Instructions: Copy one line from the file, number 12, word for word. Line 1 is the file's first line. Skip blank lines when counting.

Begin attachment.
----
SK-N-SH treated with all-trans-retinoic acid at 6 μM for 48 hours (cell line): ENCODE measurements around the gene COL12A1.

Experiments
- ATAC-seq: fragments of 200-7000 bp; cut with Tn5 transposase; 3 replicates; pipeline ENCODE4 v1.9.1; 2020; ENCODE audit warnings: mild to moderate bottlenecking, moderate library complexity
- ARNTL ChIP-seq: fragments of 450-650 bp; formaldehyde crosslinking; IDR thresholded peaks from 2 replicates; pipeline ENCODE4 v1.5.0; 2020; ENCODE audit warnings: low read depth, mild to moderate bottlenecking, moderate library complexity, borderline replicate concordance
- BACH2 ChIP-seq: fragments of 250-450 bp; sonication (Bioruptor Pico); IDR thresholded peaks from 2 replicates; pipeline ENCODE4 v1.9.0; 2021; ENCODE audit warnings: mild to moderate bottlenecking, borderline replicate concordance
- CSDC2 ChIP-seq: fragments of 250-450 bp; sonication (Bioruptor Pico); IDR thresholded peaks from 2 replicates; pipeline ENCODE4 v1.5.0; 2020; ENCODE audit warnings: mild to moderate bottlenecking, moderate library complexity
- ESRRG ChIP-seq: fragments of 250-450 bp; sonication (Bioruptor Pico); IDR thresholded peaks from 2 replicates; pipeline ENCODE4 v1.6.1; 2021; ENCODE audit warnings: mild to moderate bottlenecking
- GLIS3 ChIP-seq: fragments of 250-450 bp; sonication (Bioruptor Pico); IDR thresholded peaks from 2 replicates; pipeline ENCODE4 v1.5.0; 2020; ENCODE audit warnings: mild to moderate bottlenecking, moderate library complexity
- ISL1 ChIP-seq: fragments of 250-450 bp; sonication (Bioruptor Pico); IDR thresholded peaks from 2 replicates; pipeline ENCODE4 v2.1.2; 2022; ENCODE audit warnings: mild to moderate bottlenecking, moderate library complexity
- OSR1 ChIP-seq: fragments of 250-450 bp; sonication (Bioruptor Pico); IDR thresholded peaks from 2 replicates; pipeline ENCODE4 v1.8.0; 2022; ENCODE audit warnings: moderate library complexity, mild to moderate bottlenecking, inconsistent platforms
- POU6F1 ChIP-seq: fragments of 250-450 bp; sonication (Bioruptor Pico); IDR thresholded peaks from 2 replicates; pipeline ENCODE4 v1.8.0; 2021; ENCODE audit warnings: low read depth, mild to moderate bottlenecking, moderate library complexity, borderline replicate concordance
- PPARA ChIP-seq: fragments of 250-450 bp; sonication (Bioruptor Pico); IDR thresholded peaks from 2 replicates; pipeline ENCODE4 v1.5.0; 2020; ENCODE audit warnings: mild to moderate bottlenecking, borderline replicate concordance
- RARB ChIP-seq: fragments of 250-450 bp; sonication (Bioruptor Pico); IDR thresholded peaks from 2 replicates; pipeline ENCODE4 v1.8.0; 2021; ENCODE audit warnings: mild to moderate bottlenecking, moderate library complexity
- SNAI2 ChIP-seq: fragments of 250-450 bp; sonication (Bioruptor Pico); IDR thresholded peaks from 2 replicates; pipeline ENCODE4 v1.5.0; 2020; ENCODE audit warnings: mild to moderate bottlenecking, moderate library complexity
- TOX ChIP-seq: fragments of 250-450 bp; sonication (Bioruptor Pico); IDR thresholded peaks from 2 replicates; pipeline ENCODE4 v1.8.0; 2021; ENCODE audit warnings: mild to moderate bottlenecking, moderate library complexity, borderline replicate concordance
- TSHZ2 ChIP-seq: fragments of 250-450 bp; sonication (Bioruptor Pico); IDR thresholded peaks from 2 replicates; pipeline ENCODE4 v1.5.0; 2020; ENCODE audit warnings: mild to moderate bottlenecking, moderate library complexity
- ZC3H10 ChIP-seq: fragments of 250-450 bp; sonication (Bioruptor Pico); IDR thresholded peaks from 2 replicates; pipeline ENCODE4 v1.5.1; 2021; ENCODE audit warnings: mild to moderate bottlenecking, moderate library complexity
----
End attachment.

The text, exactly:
- PPARA ChIP-seq: fragments of 250-450 bp; sonication (Bioruptor Pico); IDR thresholded peaks from 2 replicates; pipeline ENCODE4 v1.5.0; 2020; ENCODE audit warnings: mild to moderate bottlenecking, borderline replicate concordance